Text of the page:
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What is George Arliss' Bacon Number?


FredCDobbs
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This is the most interesting stuff I've read all day.....

 

*http://en.wikipedia.org/wiki/Six_Degrees_of_Kevin_Bacon*

 

Even if you know what "The Six Degrees of Kevin Bacon" means, you might want to see these up-dates on this ever-expanding story and scientific theory, such as the new Google Bacon-Number search feature. :P

 

This is from that link:

 

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George Arliss's Bacon number is 3

 

George Arliss and Bette Davis appeared in The Working Man.

 

Bette Davis and John Laughlin appeared in Murder with Mirrors.

 

John Laughlin and Kevin Bacon appeared in Footloose.

 

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The Bacon number of an actor or actress is the number of degrees of separation he or she has from Bacon, as defined by the game. This is an application of the Erdős number concept to the Hollywood movie industry. The higher the Bacon number, the farther away from Kevin Bacon the actor is.

 

The computation of a Bacon number for actor X is a "shortest path" algorithm, applied to the co-stardom network:

 

Kevin Bacon has a Bacon number of 0.

Those actors who have worked directly with Kevin Bacon have a Bacon number of 1.

If the lowest Bacon number of any actor with whom X has appeared in any movie is N, X's Bacon number is N+1.

Here is an example, using Elvis Presley:

 

Elvis Presley was in Change of Habit (1969) with Edward Asner

Edward Asner was in JFK (1991) with Kevin Bacon

Therefore, Asner has a Bacon number of 1, and Presley (who never appeared in a film with Bacon) has a Bacon number of 2.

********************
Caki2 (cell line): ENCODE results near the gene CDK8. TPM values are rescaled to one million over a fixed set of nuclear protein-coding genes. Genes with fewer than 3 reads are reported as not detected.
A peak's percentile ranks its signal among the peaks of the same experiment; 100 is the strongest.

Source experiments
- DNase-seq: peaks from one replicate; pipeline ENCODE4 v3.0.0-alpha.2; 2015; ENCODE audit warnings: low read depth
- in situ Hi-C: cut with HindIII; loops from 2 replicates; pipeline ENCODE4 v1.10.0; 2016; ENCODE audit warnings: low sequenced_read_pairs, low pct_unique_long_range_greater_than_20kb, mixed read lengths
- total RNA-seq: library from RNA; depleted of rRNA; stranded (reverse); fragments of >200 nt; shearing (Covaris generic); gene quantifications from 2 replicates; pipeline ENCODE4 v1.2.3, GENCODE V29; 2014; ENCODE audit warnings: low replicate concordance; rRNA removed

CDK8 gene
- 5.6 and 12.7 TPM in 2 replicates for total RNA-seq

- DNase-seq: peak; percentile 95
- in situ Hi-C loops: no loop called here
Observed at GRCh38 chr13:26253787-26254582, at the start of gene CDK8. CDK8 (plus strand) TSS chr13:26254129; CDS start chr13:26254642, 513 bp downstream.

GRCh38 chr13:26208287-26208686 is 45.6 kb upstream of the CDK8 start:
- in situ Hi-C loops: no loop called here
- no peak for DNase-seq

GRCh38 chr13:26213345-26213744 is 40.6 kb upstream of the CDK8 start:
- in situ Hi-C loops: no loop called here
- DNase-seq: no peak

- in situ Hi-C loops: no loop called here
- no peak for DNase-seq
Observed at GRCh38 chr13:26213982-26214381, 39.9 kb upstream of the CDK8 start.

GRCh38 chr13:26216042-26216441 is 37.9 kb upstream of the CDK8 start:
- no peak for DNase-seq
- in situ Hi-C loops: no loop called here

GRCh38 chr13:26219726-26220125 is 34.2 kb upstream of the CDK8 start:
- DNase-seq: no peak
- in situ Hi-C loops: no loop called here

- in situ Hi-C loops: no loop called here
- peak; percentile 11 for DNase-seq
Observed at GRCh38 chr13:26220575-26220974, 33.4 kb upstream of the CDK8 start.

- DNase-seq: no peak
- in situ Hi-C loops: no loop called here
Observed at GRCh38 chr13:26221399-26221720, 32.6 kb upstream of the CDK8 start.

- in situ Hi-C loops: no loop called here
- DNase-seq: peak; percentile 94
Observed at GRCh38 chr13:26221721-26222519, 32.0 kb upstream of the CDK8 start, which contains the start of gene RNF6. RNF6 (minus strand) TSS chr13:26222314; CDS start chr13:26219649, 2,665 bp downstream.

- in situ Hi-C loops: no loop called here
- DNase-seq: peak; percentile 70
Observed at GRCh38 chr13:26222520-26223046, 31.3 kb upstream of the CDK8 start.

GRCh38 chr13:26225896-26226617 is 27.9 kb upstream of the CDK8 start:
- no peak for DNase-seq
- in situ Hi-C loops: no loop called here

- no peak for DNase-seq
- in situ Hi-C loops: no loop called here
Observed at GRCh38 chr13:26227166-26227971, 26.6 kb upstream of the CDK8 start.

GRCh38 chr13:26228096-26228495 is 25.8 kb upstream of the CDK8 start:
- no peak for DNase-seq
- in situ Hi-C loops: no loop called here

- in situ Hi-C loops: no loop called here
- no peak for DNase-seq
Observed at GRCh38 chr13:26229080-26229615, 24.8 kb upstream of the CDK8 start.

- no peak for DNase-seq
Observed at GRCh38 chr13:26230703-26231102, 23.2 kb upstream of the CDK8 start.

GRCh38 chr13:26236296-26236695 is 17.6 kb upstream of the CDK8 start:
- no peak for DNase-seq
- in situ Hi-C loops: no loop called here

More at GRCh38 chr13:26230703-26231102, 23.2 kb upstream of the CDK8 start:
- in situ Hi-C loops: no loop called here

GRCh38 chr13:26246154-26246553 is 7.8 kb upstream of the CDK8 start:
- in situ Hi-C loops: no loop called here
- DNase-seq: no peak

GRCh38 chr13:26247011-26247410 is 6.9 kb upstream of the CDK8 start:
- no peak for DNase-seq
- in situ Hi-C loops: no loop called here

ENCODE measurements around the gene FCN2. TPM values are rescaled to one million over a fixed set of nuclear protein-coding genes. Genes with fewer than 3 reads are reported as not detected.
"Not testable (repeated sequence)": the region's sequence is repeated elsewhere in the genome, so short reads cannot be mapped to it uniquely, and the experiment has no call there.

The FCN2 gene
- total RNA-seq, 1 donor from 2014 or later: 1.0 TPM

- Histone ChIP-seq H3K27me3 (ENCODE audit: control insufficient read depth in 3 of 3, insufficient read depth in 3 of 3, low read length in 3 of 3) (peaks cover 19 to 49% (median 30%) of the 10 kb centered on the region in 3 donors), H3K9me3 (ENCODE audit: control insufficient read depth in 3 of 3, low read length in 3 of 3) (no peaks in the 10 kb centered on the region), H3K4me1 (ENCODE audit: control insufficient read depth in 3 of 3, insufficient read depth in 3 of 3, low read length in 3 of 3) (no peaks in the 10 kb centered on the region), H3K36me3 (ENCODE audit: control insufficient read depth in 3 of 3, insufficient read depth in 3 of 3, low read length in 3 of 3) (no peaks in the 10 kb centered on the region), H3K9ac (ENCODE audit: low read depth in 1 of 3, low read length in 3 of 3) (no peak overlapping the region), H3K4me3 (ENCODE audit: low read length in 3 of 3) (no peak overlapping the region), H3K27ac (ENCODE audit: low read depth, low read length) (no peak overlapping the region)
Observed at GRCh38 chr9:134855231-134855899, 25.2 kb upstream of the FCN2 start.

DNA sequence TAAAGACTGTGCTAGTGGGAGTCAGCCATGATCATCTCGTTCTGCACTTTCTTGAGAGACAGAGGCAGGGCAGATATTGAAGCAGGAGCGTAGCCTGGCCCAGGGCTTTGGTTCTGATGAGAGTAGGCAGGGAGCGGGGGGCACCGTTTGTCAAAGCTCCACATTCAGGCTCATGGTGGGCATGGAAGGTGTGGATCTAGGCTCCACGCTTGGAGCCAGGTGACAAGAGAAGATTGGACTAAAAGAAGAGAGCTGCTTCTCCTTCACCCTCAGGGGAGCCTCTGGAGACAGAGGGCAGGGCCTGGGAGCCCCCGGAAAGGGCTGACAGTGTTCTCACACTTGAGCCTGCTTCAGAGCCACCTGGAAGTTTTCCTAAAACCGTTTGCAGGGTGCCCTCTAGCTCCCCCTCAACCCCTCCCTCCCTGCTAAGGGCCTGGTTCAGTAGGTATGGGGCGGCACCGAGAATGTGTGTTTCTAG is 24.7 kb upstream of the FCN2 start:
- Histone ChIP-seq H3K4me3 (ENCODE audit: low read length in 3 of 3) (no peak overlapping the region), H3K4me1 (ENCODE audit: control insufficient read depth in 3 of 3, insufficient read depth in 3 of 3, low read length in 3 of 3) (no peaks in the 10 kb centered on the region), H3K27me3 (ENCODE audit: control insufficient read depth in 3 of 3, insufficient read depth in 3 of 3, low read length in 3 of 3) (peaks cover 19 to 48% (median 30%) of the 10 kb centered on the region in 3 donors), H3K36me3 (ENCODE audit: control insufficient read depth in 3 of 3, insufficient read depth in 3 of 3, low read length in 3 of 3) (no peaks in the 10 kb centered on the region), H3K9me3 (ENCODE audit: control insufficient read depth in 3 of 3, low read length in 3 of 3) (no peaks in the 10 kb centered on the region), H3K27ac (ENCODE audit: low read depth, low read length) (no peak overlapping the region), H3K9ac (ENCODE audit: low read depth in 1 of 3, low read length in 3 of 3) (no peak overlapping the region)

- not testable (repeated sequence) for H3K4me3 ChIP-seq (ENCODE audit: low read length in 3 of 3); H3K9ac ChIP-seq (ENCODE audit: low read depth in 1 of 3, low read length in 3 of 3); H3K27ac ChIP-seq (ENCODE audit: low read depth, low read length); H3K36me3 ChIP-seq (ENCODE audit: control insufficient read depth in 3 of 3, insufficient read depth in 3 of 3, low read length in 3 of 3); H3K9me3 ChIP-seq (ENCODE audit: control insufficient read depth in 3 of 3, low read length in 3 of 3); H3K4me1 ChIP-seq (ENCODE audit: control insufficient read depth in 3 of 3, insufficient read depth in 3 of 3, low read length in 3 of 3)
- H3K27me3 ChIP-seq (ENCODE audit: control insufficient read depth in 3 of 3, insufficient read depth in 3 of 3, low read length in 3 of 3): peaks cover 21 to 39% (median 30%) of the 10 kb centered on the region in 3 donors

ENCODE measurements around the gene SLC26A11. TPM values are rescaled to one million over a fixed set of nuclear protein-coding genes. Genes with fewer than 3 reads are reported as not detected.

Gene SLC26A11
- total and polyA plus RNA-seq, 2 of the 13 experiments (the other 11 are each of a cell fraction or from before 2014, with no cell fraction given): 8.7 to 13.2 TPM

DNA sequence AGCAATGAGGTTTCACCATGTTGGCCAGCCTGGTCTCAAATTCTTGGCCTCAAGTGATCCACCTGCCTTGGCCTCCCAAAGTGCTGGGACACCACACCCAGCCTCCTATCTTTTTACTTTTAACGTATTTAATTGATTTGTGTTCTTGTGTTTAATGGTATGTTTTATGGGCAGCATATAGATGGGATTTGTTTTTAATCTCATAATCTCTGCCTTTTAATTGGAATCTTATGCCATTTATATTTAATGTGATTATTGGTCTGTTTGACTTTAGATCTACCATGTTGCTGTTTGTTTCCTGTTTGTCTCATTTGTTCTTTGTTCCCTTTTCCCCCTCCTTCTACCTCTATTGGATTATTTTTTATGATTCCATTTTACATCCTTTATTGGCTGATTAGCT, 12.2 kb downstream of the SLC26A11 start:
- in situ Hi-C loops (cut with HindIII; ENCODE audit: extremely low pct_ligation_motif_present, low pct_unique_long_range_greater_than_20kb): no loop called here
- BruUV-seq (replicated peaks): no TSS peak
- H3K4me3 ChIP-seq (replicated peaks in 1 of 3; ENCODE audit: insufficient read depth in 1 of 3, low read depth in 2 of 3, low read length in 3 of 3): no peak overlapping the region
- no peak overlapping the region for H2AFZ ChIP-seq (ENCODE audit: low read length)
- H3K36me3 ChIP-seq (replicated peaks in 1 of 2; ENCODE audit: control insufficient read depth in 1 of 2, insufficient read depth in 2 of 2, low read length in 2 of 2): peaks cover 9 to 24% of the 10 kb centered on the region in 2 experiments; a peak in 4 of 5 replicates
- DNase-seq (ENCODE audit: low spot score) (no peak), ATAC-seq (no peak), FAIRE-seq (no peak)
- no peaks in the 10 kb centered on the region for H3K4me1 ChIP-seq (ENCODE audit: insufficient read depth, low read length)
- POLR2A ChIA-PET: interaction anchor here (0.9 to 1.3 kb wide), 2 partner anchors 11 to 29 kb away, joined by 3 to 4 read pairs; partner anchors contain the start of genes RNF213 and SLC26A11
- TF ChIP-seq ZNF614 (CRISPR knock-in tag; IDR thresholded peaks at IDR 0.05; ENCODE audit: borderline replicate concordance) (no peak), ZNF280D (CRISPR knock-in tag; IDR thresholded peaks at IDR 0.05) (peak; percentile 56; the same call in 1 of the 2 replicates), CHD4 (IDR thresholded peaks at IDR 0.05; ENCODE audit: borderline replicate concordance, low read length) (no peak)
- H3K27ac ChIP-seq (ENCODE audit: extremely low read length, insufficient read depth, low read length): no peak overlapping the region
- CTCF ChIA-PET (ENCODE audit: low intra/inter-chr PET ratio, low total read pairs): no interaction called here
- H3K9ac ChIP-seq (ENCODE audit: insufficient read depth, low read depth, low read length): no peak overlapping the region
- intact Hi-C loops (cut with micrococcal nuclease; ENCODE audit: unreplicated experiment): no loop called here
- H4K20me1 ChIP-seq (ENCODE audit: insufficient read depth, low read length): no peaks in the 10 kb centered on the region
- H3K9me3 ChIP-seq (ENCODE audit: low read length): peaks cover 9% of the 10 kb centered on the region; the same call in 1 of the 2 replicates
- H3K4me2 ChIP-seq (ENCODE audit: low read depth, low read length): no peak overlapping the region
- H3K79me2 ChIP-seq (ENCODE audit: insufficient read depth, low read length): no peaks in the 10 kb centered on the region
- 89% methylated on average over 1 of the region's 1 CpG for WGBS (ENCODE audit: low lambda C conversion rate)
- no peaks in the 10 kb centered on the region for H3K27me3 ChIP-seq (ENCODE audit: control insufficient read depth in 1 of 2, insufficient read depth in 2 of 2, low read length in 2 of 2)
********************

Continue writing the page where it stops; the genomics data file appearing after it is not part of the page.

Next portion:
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Unless I have missed a proof in the last few years, there is nothing special about using Kevin Bacon for this algorithm. It could just as easily apply to any actor you pick at random. I happen to like Kevin Bacon (and had a colleague who once lived in the same apartment building with him in New York), but there is nothing special about him relative to this "game."

 

On the other hand, if someone has an Erdos number, that is a big deal in mathematics. Paul Erdos was a famous 20th century mathematician, prolific writer, and, of course, eccentric. He would often show up at a colleague's doorstep with a suitcase containing all his possessions, and say "my mind is open." Translation: "I need a place to stay, and while we're at it, we can do some mathematics." Anyone who has co-authored a paper with Erdos has an Erdos number of 1 (like starring in a film with Kevin Bacon). The number drops to 2 if you're co-authored a paper with someone who has co-authored a paper with Erdos, and so on. I have a young colleague whose Erdos number is 3 or 4, if I recall. That's impressive.